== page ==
Code sample two threads updating
All of the code in there is executed on a different thread and for that reason you are not allowed to touch the UI from it.
The most difficult concept about multi-threading in a Windows application is the fact that you are not allowed to make changes to the UI from another thread - if you do, the application will immediately crash.
You can create additional threads in your application if you want.
You might want to do this to handle background or maintenance tasks when you do not want the user to wait for them to complete.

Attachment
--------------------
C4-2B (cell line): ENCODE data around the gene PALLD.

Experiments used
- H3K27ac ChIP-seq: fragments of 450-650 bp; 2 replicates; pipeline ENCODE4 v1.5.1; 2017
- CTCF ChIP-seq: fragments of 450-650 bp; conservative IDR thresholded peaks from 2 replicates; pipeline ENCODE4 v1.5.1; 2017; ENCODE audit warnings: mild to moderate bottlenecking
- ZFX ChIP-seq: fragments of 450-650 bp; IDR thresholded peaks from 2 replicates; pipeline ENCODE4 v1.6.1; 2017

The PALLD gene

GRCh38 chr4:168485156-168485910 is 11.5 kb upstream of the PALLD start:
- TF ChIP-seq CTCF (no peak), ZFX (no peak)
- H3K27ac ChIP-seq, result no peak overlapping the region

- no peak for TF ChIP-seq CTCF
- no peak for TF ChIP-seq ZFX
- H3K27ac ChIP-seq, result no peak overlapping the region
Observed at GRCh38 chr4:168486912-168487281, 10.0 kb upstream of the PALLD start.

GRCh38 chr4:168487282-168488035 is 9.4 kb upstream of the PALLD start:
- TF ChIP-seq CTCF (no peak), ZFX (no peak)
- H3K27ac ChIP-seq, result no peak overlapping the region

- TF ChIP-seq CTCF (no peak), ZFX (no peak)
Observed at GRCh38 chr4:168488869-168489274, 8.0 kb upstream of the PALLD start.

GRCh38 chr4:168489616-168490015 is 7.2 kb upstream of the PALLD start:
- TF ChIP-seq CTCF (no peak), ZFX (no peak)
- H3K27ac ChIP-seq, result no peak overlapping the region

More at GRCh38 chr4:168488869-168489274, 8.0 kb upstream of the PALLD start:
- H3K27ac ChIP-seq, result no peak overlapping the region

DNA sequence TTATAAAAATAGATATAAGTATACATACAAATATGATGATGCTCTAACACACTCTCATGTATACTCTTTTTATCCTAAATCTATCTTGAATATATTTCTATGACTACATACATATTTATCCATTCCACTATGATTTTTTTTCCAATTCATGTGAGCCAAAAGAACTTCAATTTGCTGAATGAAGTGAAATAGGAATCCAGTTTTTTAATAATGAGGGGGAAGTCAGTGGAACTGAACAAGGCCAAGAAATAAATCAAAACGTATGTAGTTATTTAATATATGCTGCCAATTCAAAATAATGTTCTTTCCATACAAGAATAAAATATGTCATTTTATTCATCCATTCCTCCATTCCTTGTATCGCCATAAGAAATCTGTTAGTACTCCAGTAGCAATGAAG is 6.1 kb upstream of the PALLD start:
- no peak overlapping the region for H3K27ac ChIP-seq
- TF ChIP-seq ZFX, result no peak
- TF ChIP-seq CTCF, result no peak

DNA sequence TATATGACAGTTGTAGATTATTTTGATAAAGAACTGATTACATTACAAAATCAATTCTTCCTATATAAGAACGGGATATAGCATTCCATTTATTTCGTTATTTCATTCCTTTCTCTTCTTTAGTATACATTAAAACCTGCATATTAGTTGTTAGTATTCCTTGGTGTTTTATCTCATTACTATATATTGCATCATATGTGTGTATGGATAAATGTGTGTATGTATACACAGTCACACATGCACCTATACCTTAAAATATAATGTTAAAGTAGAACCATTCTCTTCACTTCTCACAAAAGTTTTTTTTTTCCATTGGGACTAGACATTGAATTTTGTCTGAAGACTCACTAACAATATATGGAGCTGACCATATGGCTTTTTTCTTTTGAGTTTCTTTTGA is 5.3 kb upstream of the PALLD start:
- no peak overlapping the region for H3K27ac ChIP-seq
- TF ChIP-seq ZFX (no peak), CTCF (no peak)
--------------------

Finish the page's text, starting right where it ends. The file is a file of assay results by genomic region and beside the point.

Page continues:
Worker threads are commonly used to complete tasks, such as recalculation, that do not require user input.
The Win32 API does not distinguish between types of threads; it just needs to know the thread's starting address so it can begin to execute the thread.
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When performing a task on a different thread, you usually have to communicate with the rest of the application in two situations: When you want to update it to show how far you are in the process, and then of course when the task is done and you want to show the result.